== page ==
Schools with enhanced nutrition policies and programmes help reduce body mass index (BMI — a measure of obesity) and nurture healthier eating habits within children, says a study jointly conducted by Yale University’s School of Public Health and Connecticut University and published in the American Journal of Preventive Medicine (December). The study, based on a five-year trial which analysed behavioural and biological indicators of 600 students from 12 schools in New Haven, USA, reveals that children enroled in schools with nutritional programmes reported an increase in BMI of less than 1 percent, compared with students in schools without nutrition policies who showed increases of 3-4 percent.
The nutritional interventions evaluated included ensuring all school meals met US federal nutritional criteria; providing health and nutrition awareness newsletters to students and their families; and school-wide campaigns to limit sugary drinks.
“Childhood obesity is a serious health threat, and schools are a vital way to reach children and their families to reduce risks and promote health,” says Jeannette Ickovics, professor at Yale University.
Raising girl children makes men ‘less sexist’
Being the father of a school-aged daughter makes men less sexist, says a study conducted by the London School of Economics. The study, based on information from two separate surveys of UK adults spanning the decades between 1991 and 2012, found that men with daughters are significantly less likely to believe in traditional gender roles. The phenomenon, dubbed ‘The Mighty Girl Effect,’ was found to grow over time. While fathers of daughters in primary school are 8 percent less likely to believe that men should be the breadwinner, by the time they reached secondary school this belief had grown to 11 percent.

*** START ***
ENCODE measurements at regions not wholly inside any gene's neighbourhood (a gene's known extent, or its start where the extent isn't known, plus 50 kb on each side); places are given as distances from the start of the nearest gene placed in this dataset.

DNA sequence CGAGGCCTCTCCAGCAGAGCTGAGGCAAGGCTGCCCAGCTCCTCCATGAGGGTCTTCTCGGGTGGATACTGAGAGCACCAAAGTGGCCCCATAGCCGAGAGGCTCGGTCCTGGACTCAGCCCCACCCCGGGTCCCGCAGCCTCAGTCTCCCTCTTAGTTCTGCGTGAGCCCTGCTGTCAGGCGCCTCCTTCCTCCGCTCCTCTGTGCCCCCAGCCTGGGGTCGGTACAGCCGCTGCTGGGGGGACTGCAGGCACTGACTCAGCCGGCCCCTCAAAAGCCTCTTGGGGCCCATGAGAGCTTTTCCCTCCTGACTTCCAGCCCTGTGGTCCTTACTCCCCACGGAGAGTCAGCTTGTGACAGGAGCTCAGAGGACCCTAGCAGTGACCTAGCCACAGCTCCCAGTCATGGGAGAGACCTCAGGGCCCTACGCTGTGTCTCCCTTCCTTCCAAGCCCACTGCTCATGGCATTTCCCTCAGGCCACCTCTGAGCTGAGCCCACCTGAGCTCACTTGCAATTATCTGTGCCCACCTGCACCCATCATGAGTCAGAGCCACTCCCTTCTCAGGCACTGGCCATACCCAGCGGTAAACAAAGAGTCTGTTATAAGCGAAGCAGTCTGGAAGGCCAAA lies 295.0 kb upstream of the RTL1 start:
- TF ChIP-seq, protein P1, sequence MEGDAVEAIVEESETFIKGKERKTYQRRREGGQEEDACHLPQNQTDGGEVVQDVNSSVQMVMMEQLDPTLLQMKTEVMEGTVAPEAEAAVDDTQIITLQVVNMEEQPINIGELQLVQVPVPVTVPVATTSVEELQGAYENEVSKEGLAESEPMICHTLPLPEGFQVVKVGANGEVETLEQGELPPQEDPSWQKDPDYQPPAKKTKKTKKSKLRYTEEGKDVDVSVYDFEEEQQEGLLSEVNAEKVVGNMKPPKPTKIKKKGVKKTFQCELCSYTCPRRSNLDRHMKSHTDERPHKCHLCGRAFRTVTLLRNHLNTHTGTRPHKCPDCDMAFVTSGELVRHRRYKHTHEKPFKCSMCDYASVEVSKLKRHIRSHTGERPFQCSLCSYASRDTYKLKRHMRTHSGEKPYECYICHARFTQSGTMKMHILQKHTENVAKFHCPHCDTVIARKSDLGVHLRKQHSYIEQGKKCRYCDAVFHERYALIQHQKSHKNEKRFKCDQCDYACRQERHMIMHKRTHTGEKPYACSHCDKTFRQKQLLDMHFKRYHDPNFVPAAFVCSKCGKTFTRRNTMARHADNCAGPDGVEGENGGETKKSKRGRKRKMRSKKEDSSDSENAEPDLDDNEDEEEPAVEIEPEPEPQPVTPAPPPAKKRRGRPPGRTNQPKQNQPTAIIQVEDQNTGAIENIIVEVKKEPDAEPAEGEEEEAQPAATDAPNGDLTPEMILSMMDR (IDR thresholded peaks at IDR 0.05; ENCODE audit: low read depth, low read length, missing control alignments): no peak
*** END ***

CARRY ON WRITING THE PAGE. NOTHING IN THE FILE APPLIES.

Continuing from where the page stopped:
According to LSE researchers, the findings tie in with the idea that fathers’ increased understanding of females’ lives is important. “They experience first-hand all the issues that (exist) in a female world and that basically moderates their attitudes towards gender norms and they become closer to seeing the full picture from the female perspective,” says Dr. Joan Costa-i-Font, associate professor at LSE and co-author of the study.
Parental drinking can endanger children
A quarter of parents of young children who drink alcohol on special occasions don’t think about limiting their intake or whether they’ll be able to take care of their children the next day, reveals a National Poll on Children’s Health conducted by the C.S. Mott Children’s Hospital of the University of Michigan. The nationally-representative report is based on responses from 1,170 parents with at least one child aged 0-9 years.
According to poll director Sarah Clark, 29 percent of parents reported that they knew of an adult who may have caused an unsafe situation for their child due to drinking alcohol at a special celebration. These parents were most concerned that the adult was too hung over to supervise their child (61 percent) or to handle a possible emergency (48 percent); and less commonly that the adult drove with a child while impaired (37 percent), got violent or out of control in front of the child (28 percent), or injured the child (7 percent).
Pollution increases miscarriage risk
Exposure to air pollution even for a short term significantly increases the risk of miscarriage, indicates a study conducted by the University of Utah, USA. The study, published in the journal Fertility and Sterility (December), found that women living in the most populous region in the state of Utah had a higher risk (16 percent) of miscarriage following short-term exposure to elevated air pollution.
The team, which evaluated 1,300 women who sought help at a hospital emergency department following miscarriages between 2007-2015, examined the risk of miscarriage during a three to seven-day window following a spike in the concentration of three common air pollutants — small particulate matter (PM 2.5), nitrogen dioxide and ozone. “The results of this study are upsetting, and we need to work together as a society to find constructive solutions,” says Matthew Fuller, assistant professor of surgery at Utah University and senior author of the study.
Fuller recommends that pregnant women minimise the risk by using a N95 particulate respirator face mask to filter out pollutants and/or avoid outdoor activity on poor air quality days. They can also use filters to lower indoor pollution and, if possible, time conception to avoid seasonal episodes of poor air quality.